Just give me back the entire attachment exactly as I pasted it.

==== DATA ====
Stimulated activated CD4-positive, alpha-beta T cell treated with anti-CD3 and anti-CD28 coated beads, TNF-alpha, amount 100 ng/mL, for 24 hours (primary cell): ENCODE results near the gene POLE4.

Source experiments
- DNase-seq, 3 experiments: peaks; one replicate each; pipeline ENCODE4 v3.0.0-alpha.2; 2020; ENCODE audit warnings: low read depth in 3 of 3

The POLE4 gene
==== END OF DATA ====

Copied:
Stimulated activated CD4-positive, alpha-beta T cell treated with anti-CD3 and anti-CD28 coated beads, TNF-alpha, amount 100 ng/mL, for 24 hours (primary cell): ENCODE results near the gene POLE4.

Source experiments
- DNase-seq, 3 experiments: peaks; one replicate each; pipeline ENCODE4 v3.0.0-alpha.2; 2020; ENCODE audit warnings: low read depth in 3 of 3

The POLE4 gene